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  Table of Contents     
Year : 2018  |  Volume : 64  |  Issue : 3  |  Page : 190-191

Atypical Kawasaki disease: Diagnosis underneath diapers

Department of Pediatrics, All India Institute of Medical Sciences (AIIMS), New Delhi, India

Date of Web Publication11-Jul-2018

Correspondence Address:
Dr. N K Bagri
Department of Pediatrics, All India Institute of Medical Sciences (AIIMS), New Delhi
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Source of Support: None, Conflict of Interest: None

DOI: 10.4103/jpgm.JPGM_201_18

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How to cite this article:
Tripathy S K, Aggarwal B, Mandal A, Bagri N K. Atypical Kawasaki disease: Diagnosis underneath diapers. J Postgrad Med 2018;64:190-1

How to cite this URL:
Tripathy S K, Aggarwal B, Mandal A, Bagri N K. Atypical Kawasaki disease: Diagnosis underneath diapers. J Postgrad Med [serial online] 2018 [cited 2023 Sep 28];64:190-1. Available from:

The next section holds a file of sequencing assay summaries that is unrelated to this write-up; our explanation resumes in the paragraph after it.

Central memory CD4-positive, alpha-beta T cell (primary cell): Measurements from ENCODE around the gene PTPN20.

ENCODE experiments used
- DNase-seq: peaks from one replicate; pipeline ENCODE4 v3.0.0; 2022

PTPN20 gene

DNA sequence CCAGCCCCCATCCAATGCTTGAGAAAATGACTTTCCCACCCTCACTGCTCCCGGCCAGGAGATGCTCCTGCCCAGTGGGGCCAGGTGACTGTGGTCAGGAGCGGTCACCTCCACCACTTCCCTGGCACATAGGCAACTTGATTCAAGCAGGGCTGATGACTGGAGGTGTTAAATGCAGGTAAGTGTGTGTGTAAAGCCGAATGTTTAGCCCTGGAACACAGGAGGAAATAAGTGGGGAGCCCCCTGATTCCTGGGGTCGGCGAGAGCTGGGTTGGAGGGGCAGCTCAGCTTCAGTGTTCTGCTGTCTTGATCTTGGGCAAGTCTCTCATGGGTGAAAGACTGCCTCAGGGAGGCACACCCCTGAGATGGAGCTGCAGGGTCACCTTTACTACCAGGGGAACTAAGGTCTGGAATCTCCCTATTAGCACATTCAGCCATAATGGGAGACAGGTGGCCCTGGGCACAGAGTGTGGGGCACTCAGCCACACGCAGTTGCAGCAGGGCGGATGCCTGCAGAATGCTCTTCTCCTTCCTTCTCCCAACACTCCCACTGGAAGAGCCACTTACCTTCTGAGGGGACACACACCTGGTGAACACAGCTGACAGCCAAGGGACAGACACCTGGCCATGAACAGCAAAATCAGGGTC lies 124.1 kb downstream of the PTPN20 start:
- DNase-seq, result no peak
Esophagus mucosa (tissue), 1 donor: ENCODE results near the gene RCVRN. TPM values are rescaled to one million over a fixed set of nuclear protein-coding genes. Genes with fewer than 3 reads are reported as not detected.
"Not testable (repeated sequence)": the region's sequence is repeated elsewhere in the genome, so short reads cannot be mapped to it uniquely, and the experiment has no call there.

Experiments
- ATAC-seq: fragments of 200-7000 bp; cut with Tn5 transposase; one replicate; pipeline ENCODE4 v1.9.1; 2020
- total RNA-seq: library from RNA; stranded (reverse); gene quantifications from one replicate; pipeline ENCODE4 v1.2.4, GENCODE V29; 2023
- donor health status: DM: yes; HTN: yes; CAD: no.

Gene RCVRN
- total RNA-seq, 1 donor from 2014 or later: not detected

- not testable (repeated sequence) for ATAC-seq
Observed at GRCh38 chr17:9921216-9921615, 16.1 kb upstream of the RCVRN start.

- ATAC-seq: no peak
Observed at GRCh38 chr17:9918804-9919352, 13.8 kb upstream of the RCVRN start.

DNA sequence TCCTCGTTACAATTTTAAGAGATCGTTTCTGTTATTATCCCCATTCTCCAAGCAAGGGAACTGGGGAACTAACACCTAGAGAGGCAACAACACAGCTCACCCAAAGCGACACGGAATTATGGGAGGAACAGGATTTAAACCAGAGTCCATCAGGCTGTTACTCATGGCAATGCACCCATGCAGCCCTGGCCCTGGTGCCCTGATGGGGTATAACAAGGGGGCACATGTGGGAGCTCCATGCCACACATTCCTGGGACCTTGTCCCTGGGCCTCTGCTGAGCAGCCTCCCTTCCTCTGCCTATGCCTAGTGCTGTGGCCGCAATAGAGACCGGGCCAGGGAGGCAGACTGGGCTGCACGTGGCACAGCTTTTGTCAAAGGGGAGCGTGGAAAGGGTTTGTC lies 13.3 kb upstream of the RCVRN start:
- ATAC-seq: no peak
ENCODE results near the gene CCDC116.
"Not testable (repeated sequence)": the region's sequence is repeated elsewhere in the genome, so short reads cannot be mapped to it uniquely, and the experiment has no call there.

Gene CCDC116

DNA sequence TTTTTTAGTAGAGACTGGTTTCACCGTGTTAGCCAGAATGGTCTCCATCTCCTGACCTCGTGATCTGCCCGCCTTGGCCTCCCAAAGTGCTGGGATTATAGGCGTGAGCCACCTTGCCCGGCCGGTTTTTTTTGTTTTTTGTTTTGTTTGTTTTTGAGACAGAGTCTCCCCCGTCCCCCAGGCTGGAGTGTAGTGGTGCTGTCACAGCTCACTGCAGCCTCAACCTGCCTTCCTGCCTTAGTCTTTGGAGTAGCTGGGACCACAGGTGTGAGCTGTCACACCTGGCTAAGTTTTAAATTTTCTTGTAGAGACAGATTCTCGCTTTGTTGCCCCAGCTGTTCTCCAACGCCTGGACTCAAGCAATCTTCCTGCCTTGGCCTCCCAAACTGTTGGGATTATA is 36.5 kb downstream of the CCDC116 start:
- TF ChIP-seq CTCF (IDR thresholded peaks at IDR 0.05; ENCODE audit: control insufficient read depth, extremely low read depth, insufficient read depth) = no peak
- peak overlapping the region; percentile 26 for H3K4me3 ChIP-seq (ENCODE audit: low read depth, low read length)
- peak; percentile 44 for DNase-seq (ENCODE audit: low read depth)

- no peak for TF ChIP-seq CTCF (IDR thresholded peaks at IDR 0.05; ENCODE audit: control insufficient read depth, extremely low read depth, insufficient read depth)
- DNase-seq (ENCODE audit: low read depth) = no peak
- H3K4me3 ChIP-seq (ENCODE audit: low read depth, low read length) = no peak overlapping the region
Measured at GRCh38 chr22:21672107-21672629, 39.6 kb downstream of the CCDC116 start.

We report a 5-month-old baby, who presented with fever, irritability with rash for a total duration of 10 days, cough, and loose motions for 2 days. He was being treated as sepsis with broad-spectrum antibiotics before being referred to us. There were no history of erythema of tongue, conjuctival congestion, breathing difficulty, altered sensorium, or convulsion. Past history and perinatal history were unremarkable. On admission, the patient was febrile, irritable, and vitals were stable. Anthropometric measures including weight (=6 kg) and length (=63cm) of the baby were within normal range as per WHO standards. General physical examination revealed presence of urticarial rash, unilateral cervical lymphadenopathy, and edema of hands and feet but there were no oral or eye changes nor any periungal desqamation. On further examination and unfolding the diapers, we noted scrotal edema with perineal maculopapular rash which led us to consider Kawasaki disease (KD) as a possibility [Figure 1]. Laboratory evaluation revealed raised erythrocyte sedimentation rate (ESR) and C-reactive protein (50 mm/1st h and 34 mg/dL, respectively), anemia (Hb 5.8 g/dL), neutrophilic leukocytosis (20,200/mm 3), and thrombocytosis (platelet count: 6,00,000/mm 3). Ultrasonography of scrotum was suggestive of bilateral hydrocele. Echocardiography did not show any abnormalities consistent with KD. As our case did not met all the criteria for KD, a label of incomplete (or atypical) KD was considered as per American Heart Association (AHA) guidelines [1] and patient was started with intravenous immunoglobulin (IVIG) (2 g/kg over 12 h) and aspirin (75 mg/kg/day) on day 1 of hospitalization. After 24 h of IVIG therapy, the patient became afebrile, irritability reduced, and scrotal edema resolved in 48 h [Figure 2]. Repeat inflammatory markers (ESR, CRP, leucocyte count) were normal after 72 h although thrombocytosis (500,000/mm 3) continued. Blood culture was sterile. The patient was discharged on antithrombotic doses of aspirin. At 2 months follow-up, the child is doing fine and afebrile with normal echocardiography and inflammatory markers were normal.